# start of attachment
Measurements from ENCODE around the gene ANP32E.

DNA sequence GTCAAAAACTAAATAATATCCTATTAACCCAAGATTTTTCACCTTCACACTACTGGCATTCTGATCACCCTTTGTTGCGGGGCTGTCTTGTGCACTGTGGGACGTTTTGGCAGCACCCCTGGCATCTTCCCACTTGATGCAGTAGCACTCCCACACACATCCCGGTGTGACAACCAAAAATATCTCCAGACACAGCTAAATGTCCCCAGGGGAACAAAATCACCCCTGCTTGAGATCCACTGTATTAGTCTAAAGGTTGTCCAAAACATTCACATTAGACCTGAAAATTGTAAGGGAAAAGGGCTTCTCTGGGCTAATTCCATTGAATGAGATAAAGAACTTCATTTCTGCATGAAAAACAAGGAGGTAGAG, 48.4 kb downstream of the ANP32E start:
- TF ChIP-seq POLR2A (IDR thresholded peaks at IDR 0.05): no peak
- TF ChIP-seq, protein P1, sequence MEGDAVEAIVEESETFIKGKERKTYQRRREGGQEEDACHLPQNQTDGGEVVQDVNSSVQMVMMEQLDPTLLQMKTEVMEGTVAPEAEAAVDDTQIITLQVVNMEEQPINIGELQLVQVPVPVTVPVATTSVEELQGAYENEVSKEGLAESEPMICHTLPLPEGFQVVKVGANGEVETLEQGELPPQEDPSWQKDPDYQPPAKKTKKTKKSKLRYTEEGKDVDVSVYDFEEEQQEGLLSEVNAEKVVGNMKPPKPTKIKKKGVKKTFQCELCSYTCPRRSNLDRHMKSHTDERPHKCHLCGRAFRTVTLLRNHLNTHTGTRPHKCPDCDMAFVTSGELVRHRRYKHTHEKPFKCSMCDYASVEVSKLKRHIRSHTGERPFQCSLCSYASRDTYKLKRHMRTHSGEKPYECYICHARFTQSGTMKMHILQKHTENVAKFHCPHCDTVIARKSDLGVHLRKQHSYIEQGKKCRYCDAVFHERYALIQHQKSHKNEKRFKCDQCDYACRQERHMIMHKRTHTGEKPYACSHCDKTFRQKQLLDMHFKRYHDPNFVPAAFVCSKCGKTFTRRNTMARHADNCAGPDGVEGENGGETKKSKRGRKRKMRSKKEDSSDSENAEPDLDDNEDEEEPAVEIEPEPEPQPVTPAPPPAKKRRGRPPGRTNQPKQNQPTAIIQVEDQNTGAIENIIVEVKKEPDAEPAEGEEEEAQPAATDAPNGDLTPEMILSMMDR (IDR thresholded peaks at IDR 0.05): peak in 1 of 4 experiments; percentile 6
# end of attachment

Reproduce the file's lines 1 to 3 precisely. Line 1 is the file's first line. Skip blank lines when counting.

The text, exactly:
Measurements from ENCODE around the gene ANP32E.

DNA sequence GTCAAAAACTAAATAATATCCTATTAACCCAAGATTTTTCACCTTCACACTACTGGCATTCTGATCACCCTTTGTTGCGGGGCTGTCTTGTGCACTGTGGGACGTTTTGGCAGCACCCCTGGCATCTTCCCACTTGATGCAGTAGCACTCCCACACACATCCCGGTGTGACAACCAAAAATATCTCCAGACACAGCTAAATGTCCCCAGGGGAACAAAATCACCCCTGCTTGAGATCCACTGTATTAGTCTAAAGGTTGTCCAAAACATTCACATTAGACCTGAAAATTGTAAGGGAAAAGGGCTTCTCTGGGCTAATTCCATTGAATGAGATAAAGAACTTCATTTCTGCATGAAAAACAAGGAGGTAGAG, 48.4 kb downstream of the ANP32E start:
- TF ChIP-seq POLR2A (IDR thresholded peaks at IDR 0.05): no peak